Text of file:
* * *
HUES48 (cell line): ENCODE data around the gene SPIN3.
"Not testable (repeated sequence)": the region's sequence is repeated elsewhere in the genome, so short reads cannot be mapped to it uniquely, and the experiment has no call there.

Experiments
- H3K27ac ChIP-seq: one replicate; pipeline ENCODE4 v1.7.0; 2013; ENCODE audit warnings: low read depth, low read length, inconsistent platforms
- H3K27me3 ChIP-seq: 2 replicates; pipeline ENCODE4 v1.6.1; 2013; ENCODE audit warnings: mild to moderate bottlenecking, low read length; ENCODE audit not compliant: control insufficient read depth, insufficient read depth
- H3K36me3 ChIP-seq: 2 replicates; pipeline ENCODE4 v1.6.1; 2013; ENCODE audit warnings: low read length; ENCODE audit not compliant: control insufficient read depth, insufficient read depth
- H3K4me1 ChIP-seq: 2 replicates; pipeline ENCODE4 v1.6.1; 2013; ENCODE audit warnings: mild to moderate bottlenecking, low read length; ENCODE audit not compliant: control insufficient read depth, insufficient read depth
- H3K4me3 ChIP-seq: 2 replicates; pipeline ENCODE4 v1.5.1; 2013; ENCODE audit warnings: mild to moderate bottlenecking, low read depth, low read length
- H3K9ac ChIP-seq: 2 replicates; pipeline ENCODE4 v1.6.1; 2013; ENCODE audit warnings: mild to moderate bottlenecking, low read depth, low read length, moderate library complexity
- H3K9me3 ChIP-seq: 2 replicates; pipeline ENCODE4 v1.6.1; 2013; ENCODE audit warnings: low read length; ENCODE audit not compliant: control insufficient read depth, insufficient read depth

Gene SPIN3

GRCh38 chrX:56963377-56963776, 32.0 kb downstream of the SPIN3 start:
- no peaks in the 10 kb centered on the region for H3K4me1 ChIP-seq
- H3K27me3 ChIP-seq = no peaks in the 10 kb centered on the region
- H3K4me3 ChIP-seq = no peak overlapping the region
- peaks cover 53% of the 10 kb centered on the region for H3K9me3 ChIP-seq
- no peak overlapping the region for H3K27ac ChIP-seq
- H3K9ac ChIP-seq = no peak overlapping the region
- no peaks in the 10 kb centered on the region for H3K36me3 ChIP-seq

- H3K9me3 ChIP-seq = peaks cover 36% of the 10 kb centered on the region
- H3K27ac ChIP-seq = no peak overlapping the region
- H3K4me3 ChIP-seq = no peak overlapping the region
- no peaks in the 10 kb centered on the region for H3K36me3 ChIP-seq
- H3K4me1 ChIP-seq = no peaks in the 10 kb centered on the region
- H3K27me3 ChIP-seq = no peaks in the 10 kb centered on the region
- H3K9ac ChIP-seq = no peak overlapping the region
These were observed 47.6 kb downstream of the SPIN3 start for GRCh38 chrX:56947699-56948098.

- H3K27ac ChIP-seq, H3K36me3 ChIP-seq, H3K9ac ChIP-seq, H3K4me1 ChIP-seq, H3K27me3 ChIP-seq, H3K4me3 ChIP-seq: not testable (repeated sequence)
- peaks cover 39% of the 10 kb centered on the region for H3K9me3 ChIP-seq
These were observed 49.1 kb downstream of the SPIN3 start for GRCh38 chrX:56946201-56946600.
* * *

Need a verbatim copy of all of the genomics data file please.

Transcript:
HUES48 (cell line): ENCODE data around the gene SPIN3.
"Not testable (repeated sequence)": the region's sequence is repeated elsewhere in the genome, so short reads cannot be mapped to it uniquely, and the experiment has no call there.

Experiments
- H3K27ac ChIP-seq: one replicate; pipeline ENCODE4 v1.7.0; 2013; ENCODE audit warnings: low read depth, low read length, inconsistent platforms
- H3K27me3 ChIP-seq: 2 replicates; pipeline ENCODE4 v1.6.1; 2013; ENCODE audit warnings: mild to moderate bottlenecking, low read length; ENCODE audit not compliant: control insufficient read depth, insufficient read depth
- H3K36me3 ChIP-seq: 2 replicates; pipeline ENCODE4 v1.6.1; 2013; ENCODE audit warnings: low read length; ENCODE audit not compliant: control insufficient read depth, insufficient read depth
- H3K4me1 ChIP-seq: 2 replicates; pipeline ENCODE4 v1.6.1; 2013; ENCODE audit warnings: mild to moderate bottlenecking, low read length; ENCODE audit not compliant: control insufficient read depth, insufficient read depth
- H3K4me3 ChIP-seq: 2 replicates; pipeline ENCODE4 v1.5.1; 2013; ENCODE audit warnings: mild to moderate bottlenecking, low read depth, low read length
- H3K9ac ChIP-seq: 2 replicates; pipeline ENCODE4 v1.6.1; 2013; ENCODE audit warnings: mild to moderate bottlenecking, low read depth, low read length, moderate library complexity
- H3K9me3 ChIP-seq: 2 replicates; pipeline ENCODE4 v1.6.1; 2013; ENCODE audit warnings: low read length; ENCODE audit not compliant: control insufficient read depth, insufficient read depth

Gene SPIN3

GRCh38 chrX:56963377-56963776, 32.0 kb downstream of the SPIN3 start:
- no peaks in the 10 kb centered on the region for H3K4me1 ChIP-seq
- H3K27me3 ChIP-seq = no peaks in the 10 kb centered on the region
- H3K4me3 ChIP-seq = no peak overlapping the region
- peaks cover 53% of the 10 kb centered on the region for H3K9me3 ChIP-seq
- no peak overlapping the region for H3K27ac ChIP-seq
- H3K9ac ChIP-seq = no peak overlapping the region
- no peaks in the 10 kb centered on the region for H3K36me3 ChIP-seq

- H3K9me3 ChIP-seq = peaks cover 36% of the 10 kb centered on the region
- H3K27ac ChIP-seq = no peak overlapping the region
- H3K4me3 ChIP-seq = no peak overlapping the region
- no peaks in the 10 kb centered on the region for H3K36me3 ChIP-seq
- H3K4me1 ChIP-seq = no peaks in the 10 kb centered on the region
- H3K27me3 ChIP-seq = no peaks in the 10 kb centered on the region
- H3K9ac ChIP-seq = no peak overlapping the region
These were observed 47.6 kb downstream of the SPIN3 start for GRCh38 chrX:56947699-56948098.

- H3K27ac ChIP-seq, H3K36me3 ChIP-seq, H3K9ac ChIP-seq, H3K4me1 ChIP-seq, H3K27me3 ChIP-seq, H3K4me3 ChIP-seq: not testable (repeated sequence)
- peaks cover 39% of the 10 kb centered on the region for H3K9me3 ChIP-seq
These were observed 49.1 kb downstream of the SPIN3 start for GRCh38 chrX:56946201-56946600.